Where to See Halloween Decorations Around New York City
With Halloween on the horizon, city dwellers are digging out the cobwebs and showing off all the skeletons in their closets, setting up fun Halloween decorations for passersby to enjoy. Some neighborhoods go all out with spooky, sweet, creepy, and cool Halloween decorations, and we're sharing some of our favorites below.
In a season when Halloween events are fewer in number and trick-or-treat plans may be replaced by safer alternatives, there's still plenty of seasonal fun to be found. Read on for some of the most creative stoop displays we've stumbled upon, plus some striking, professional installations worth seeking out for a selfie or a family photo.
Photo-Worthy Professional Halloween Decorations to Visit
The pumpkin arch returns to the South Street Seaport, ready to frame your stunning fall photo. Photo by Jane Kratochvil
Pier 17 Pumpkin Arch – Seaport District
Daily through Thursday, November 26
With more than 500 pumpkins and twinkling fairy lights, the annual Pumpkin Arch at Pier 17 makes a striking display in its own right. The nighttime view of it framing the Brooklyn Bridge just adds to the breathtaking display.
Pumpkin Point – Governors Island
Saturday, October 24-Sunday, November 1
Head to Nolan Park on Governors Island for its annual pumpkin patch. Fun fall decorations dot the expansive outdoor space making this a great spot to snap a seasonal selfie, too. Don't forget to pluck a pumpkin to take home; they're FREE!
The Great Pumpkin Path – Bronx Park, the Bronx
Daily through Sunday, November 1
Head to The New York Botanical Garden to explore its seasonal installation, which takes visitors on a winding trail through the Conservatory Lawn, where "hordes of gourds" await at every turn. If you've already been, it might be worth a return visit after Saturday, October 24, when the giant pumpkins arrive—some weigh more than a ton.
Industry City has gone all out decorating its grounds and interior for the Halloween season. Photo courtesy of Industry City
Industry City – Sunset Park, Brooklyn
Daily through at least Halloween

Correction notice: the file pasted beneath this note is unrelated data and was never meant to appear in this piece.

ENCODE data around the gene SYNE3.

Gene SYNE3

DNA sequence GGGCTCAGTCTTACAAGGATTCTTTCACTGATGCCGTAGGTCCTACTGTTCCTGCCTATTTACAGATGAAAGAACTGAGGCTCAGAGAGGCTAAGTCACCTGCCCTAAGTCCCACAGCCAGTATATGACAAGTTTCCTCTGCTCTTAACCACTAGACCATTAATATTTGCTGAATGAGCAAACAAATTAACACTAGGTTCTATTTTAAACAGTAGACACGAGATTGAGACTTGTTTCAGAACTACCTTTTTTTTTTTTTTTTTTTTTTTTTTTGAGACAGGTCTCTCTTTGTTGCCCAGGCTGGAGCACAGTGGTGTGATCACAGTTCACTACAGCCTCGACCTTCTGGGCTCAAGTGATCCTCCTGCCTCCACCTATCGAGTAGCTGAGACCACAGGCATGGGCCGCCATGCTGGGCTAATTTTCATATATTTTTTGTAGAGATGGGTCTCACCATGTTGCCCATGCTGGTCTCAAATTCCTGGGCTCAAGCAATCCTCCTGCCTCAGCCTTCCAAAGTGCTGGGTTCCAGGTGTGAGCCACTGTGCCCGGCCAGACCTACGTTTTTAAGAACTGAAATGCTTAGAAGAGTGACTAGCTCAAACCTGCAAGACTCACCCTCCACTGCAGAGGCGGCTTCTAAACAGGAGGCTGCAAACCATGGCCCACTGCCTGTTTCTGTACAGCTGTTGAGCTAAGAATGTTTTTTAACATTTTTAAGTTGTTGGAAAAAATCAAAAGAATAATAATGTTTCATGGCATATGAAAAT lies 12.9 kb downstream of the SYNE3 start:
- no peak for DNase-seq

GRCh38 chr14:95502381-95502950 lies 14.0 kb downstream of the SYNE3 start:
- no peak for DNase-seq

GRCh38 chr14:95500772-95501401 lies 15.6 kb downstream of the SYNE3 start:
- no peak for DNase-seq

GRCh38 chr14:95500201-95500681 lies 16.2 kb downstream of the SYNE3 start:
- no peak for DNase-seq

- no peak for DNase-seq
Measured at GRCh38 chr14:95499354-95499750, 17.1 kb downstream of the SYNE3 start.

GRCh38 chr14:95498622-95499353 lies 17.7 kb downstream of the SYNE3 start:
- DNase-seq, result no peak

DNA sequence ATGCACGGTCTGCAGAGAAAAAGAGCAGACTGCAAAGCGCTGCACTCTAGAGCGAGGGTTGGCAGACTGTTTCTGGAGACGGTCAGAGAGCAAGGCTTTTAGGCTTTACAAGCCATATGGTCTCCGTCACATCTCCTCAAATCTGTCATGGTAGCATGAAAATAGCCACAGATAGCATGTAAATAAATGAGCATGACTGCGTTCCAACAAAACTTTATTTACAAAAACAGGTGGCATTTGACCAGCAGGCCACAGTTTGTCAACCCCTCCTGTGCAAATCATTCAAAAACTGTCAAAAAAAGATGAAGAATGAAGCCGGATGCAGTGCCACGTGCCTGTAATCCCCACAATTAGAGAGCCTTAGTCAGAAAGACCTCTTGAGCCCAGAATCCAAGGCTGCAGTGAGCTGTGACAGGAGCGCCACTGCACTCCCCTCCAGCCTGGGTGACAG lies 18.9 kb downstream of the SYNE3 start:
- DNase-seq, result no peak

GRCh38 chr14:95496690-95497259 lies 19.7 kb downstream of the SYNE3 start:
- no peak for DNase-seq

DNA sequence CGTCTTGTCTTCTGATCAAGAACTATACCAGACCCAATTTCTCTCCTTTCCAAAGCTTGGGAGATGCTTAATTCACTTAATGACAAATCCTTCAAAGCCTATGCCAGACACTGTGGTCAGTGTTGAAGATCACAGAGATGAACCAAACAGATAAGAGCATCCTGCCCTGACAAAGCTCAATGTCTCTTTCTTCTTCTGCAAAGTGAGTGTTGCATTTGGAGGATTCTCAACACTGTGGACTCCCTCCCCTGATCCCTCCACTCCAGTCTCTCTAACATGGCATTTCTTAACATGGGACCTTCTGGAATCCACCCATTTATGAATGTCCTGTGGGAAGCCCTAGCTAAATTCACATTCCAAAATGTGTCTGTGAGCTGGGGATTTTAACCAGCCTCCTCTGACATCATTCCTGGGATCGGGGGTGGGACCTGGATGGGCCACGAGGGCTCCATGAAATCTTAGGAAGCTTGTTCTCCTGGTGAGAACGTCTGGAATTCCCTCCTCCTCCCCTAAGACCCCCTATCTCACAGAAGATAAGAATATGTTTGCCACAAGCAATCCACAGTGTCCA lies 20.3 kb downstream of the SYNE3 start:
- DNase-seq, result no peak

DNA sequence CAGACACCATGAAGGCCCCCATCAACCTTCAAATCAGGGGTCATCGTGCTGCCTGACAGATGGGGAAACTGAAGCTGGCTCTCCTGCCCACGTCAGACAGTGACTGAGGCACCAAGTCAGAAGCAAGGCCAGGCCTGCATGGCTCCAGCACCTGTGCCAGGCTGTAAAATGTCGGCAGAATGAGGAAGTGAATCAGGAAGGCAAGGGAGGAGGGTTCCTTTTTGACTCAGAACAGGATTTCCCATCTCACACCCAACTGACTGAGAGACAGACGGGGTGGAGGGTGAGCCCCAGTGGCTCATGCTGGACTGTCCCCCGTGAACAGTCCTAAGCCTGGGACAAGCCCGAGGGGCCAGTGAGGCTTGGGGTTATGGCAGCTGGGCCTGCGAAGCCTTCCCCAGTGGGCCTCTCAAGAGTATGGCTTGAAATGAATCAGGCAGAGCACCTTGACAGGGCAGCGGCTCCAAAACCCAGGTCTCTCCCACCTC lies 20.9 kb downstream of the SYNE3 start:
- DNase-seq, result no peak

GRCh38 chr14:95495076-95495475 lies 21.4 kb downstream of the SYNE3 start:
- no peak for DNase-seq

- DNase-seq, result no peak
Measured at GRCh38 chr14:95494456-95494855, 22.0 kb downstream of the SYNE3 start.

This sprawling multi-use complex is super family-friendly and has a pair of photo-worthy fall installations to explore right now. Outdoors, you'll find a towering riser full of pumpkins. Head indoors for the more sinister display above, which still manages to maintain an air of Halloween chic.
The Fall Escape – Floral Park, Queens
Daily through Sunday, November 29
We loved the colorful, over-the-top displays of this floral installation on the Queens County Farm Museum grounds when we visited a few weeks ago. While not traditional Halloween decor, it is definitely more interactive than the other photo ops on our list!
Creative Halloween Decorations on NYC's Stoops and Sidewalks
Strike out on a virtual Halloween decoration hunt with us. Our team combed their neighborhood streets, stalking the best DIY displays in Brooklyn and Harlem.
Be sure to keep your eyes peeled because you never know who's watching...
Photo by Sara M
...Or lurking in the planters waiting to reach out and grab you.
New Yorker's Halloween creativity has taken over front yards with ghosts hanging from trees and overlooking a spooky graveyard scene...
Photo by Sara M
Backyards, where we stumbled upon a rather creepy cradle scene...
And side alleys.
Caged skeletons are itching to escape.
And join their almost angelic ghostly friends whose accessories are very 2020.
Photo by Ros Muggeridge
We even spotted some political pumpkins making their every-four-year appearance on a local stoop (and we bet they're not the only ones in town).
Best Bets For Spotting Halloween Decorations
In our experience, the best bets for these homemade displays are the stoop neighborhoods. Spots that usually go all-out with Halloween decorations include the Upper West Side, particularly West 69th Street. The Upper East Side's 78th Street between Park and Lexington is a long-time standout, too. The East 90s regularly draw crowds, but perhaps no Manhattan neighborhood does local celebrations better than Harlem, where you'll find decked out brownstones surrounding Mount Morris Park in the 120s. Hamilton Terrace in the 140s, Astor Row, and Striver's Row are also hot spots.
Brooklyn really takes the cake for Halloween decor. Family-friendly neighborhoods Park Slope, Brooklyn Heights, Carroll Gardens, and Fort Greene go all out. Ditmas Park's Victorian homes play particularly well with spooky decor, too. In Queens, Jackson Heights, known for its long-time parade, really gets into the act.
Unless noted, all photos by the author